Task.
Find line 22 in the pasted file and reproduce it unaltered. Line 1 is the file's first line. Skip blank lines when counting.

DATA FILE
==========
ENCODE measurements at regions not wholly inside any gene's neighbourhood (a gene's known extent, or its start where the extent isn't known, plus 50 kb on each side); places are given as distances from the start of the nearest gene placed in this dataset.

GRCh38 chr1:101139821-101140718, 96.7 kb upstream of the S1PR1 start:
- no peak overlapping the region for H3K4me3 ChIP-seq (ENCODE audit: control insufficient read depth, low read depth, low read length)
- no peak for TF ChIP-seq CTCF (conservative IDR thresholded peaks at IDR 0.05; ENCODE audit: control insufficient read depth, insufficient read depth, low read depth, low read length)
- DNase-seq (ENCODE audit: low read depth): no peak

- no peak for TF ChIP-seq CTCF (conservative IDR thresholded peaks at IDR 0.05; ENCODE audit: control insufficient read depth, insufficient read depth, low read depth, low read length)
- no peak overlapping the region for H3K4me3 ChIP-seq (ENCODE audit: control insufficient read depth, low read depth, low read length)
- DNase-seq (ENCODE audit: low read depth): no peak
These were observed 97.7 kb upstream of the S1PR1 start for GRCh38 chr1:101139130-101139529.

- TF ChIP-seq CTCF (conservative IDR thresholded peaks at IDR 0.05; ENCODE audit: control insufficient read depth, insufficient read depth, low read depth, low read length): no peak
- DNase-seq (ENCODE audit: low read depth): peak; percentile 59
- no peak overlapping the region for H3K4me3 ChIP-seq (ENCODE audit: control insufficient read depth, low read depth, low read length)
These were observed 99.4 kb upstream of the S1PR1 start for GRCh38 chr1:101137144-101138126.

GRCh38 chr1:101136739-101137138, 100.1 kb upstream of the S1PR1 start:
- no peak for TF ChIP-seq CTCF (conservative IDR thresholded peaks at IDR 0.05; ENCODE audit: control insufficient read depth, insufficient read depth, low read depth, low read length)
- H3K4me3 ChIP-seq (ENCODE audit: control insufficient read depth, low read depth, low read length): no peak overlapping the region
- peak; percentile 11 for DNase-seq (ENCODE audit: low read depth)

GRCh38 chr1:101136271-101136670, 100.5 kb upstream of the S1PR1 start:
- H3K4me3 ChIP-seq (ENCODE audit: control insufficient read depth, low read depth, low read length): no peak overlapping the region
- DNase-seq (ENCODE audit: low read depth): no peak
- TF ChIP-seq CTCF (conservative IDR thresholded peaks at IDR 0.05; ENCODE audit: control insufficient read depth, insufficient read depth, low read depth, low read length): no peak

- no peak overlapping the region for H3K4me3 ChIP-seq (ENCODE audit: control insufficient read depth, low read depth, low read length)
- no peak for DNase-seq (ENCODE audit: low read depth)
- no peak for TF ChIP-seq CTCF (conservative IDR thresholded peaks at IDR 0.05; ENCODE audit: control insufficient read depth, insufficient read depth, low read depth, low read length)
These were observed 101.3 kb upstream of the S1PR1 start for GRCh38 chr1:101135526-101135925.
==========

- no peak overlapping the region for H3K4me3 ChIP-seq (ENCODE audit: control insufficient read depth, low read depth, low read length)